When it comes to social media management tools, two seemed to have stood the test of time since they were first launched – Hootsuite and TweetDeck. While both seem to work in a similar manner, there are a few features that set them apart from each other. Both tools pretty much look the same, help users manage their Twitter accounts, and offer the same services. So let’s explore what sets them apart from one another in this faceoff.
On Visual Appearance
Like we mentioned before, both Hootsuite and TweetDeck look pretty much the same. While TweetDeck can be downloaded as desktop software, Hootsuite can only be used in a web browser like Firefox or Chrome. You can add columns with both tools, which allow you to follow a variety of searches, Twitter lists and social media streams at once. Both tools allow users to scroll from left to right. Hootsuite allows you to separate your columns into themes using tabs. This makes it easier for users to see all their updates in a single place. While many users have proclaimed that they prefer TweetDeck, which has a sleeker look, Hootsuite has currently had a bit of a makeover itself.
On Scheduling Social Media Posts
This is more of a similarity than a difference. Social media scheduling is equally simple on both channels. Both Hootsuite and TweetDeck allow users to schedule updates on social media, but only Hootsuite goes beyond that to allow users to schedule updates for several other social channels that it supports. On Hootsuite, users can schedule a post via the compose box, through the Hootesuite Hootlet, by the suggested updates, or by uploading a CSV file. With TweetDeck, there is only one specific way to schedule a post.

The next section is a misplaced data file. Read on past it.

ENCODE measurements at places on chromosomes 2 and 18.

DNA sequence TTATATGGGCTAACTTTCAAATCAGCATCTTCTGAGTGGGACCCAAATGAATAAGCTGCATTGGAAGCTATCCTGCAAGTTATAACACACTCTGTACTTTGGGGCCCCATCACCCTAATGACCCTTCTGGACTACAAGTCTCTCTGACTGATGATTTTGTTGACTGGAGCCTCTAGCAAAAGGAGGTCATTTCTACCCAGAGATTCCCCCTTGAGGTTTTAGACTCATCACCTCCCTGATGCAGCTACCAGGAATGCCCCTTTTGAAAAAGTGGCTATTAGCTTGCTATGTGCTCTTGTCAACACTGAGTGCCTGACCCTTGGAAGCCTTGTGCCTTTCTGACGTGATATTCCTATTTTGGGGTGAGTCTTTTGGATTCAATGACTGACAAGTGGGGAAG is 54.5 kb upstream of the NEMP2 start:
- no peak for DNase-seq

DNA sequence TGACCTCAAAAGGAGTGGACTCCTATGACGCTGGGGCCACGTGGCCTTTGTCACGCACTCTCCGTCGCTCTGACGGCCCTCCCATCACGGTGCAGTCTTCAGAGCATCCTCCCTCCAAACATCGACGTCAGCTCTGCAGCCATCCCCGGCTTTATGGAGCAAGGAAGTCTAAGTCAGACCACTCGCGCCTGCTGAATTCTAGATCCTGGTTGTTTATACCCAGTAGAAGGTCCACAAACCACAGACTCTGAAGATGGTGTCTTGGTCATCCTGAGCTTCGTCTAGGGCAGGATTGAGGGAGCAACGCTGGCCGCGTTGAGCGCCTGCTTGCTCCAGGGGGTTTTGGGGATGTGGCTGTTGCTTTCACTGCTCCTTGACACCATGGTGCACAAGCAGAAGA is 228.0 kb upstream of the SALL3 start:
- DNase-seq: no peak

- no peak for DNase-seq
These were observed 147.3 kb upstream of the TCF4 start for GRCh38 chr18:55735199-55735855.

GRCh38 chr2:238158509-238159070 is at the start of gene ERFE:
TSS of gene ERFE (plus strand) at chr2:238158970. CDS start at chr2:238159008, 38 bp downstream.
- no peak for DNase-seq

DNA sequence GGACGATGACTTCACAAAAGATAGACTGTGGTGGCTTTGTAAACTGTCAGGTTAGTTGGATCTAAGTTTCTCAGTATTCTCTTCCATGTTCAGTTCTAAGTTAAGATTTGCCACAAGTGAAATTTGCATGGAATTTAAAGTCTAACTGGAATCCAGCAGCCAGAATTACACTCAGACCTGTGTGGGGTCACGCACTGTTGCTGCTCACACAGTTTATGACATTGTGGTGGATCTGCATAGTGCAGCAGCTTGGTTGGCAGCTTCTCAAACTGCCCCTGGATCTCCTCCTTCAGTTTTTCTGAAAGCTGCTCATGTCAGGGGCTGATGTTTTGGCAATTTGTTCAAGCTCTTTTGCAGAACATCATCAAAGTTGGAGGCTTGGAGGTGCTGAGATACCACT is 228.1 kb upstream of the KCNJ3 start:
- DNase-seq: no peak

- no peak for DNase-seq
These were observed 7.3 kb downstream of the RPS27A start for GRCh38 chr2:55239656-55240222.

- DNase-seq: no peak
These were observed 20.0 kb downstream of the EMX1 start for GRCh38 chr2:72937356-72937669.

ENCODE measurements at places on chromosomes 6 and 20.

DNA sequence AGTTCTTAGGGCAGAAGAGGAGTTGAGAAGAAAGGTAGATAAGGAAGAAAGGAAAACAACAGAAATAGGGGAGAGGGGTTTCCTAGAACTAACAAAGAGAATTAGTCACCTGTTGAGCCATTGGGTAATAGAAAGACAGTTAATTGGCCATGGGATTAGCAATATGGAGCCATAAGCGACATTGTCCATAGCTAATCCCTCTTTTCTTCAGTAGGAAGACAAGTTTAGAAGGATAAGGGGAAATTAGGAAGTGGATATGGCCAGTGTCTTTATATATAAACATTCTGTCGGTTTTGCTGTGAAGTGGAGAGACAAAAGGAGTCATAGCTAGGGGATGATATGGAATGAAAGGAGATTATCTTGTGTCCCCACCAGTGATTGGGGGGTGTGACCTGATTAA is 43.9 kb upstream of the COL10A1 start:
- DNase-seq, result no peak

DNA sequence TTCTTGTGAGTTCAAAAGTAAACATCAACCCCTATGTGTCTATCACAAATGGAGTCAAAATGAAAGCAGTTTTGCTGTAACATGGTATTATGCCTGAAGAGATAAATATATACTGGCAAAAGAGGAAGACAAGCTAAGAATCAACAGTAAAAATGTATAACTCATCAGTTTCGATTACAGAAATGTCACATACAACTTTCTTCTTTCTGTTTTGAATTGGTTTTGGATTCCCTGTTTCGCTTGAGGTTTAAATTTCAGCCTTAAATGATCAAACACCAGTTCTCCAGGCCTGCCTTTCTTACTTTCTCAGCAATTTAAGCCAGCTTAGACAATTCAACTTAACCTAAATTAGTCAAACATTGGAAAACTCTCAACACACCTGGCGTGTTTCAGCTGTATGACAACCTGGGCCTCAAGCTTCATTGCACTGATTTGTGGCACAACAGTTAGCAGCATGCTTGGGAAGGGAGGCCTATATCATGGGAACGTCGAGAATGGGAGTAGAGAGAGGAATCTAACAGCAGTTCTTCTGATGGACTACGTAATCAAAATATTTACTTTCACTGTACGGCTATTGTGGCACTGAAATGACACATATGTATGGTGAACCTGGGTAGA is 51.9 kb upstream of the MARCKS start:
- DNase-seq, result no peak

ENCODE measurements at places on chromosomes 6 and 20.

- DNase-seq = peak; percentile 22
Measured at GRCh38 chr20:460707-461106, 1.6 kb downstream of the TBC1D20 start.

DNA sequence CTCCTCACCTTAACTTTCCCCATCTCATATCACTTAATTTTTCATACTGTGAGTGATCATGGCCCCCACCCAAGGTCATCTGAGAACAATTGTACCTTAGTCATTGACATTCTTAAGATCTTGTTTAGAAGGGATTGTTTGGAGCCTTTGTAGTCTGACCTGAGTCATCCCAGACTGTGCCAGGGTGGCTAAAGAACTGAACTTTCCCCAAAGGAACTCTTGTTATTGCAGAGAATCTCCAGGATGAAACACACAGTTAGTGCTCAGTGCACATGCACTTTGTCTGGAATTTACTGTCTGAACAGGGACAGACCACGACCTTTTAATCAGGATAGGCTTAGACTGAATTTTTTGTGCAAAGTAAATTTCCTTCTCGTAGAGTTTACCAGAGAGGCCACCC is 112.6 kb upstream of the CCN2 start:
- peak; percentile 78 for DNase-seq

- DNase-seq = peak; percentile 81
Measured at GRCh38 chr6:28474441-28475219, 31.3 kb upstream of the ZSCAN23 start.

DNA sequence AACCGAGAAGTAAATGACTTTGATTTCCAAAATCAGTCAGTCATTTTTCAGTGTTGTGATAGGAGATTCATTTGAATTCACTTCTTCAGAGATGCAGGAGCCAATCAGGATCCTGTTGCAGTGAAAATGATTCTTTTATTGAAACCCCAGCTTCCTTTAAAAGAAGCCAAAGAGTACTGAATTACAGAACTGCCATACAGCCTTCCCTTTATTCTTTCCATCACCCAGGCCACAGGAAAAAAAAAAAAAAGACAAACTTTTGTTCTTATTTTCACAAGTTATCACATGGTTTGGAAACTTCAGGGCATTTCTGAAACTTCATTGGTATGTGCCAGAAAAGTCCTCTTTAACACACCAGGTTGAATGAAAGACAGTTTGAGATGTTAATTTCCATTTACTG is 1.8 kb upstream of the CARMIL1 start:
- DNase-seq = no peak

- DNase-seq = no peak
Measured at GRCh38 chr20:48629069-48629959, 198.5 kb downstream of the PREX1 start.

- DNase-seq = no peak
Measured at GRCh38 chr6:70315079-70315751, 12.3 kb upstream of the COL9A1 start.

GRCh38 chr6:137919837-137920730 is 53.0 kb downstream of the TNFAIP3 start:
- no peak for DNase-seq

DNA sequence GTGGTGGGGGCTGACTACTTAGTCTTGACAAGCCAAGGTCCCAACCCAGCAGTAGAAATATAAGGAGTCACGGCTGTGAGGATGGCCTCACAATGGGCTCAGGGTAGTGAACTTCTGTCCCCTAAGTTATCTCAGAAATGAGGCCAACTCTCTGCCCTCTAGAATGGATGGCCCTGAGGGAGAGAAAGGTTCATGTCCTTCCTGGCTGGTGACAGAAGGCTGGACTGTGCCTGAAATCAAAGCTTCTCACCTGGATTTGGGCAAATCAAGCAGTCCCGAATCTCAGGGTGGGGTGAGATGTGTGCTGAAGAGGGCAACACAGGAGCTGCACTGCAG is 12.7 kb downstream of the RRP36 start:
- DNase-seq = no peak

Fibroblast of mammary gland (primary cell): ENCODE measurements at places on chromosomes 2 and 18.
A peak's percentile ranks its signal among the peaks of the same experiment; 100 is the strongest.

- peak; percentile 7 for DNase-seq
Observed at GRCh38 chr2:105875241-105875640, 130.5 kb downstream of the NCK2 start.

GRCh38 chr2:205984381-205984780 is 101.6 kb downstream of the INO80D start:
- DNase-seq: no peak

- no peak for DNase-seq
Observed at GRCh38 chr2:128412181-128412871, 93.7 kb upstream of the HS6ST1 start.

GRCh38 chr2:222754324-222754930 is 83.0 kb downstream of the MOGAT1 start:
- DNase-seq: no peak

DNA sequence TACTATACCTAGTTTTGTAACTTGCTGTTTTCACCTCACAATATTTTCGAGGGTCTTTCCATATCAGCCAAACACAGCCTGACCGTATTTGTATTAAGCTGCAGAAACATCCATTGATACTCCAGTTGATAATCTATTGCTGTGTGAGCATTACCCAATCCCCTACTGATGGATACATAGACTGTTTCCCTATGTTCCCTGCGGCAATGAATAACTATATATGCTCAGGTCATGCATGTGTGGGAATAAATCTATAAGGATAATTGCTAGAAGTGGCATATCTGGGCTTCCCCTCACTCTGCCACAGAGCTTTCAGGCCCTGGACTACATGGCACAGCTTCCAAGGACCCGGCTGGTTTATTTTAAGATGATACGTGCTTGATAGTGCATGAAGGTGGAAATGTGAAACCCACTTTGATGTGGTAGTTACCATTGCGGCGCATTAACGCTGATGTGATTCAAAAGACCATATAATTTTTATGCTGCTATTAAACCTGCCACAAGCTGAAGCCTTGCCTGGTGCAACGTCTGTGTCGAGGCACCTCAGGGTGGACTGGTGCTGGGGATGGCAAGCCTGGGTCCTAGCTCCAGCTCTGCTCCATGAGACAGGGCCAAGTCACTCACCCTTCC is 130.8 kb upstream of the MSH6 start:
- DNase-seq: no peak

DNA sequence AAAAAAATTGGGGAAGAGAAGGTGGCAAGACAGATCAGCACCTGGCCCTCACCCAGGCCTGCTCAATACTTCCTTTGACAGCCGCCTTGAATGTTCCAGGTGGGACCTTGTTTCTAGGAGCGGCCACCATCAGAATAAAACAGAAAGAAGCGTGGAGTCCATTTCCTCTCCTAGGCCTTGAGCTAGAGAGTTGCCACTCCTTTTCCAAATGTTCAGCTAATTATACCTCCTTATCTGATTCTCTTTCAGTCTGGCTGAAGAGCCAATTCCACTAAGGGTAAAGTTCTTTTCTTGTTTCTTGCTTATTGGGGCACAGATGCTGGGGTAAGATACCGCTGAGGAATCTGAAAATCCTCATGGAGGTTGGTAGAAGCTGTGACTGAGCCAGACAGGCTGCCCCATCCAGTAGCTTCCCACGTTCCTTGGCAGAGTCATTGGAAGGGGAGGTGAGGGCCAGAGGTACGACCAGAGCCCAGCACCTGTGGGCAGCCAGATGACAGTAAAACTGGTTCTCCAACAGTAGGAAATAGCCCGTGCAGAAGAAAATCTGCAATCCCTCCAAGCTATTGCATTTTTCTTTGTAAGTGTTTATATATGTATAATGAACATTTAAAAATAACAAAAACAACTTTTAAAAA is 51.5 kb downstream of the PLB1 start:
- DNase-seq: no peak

On Managing Social Networks
One major difference between TweetDeck and Hootsuite is that amount of social networks that can be managed. Before Twitter acquired TweetDeck and turned it into a Twitter-only management software, users had the liberty of managing their Facebook, Twitter and LinkedIn accounts all at once. But with Hootsuite, users have the freedom of effectively managing Facebook, Twitter, Google+, LinkedIn, and WordPress accounts. In addition to that, users can also integrate with other networks like Instagram, YouTube and SoundCloud.
Users can only manage 3 accounts with Hootsuite; these may be 3 Twitter accounts or 3 differnet accounts on 3 different networks. TweetDeck has no limit to how many Twitter accounts one can manage with the software.
On Mobile Apps
In 2013, TweetDeck withdrew its mobile apps in favor of the native Twitter apps for Android and iOS. So there isn’t much competition to speak of anyway where mobile apps are concerned. Hootsuite has mobile options for iPad, iPhone and iPod Touch which are available for download on the App Store, while Google Play houses Hootsuite for Android.
In addition to that, there is also an iOS app for Hootsuite which has been designed mainly for its Suggestions feature. This app allows users to view curated content which is related to their niche and subsequently add it to the queue of their scheduled-updates.
On Viewing and Managing Notifications
TweetDeck allows users to set up audio and pop-up notifications as it is primarily a desktop application. Whenever new messages show up in a column, the user receives a notification. The trick is not to set them for one’s main timeline, but only for those messages that are extremely important that you want to be notified about immediately. These notifications help because this way, you won’t have to keep checking for new posts manually.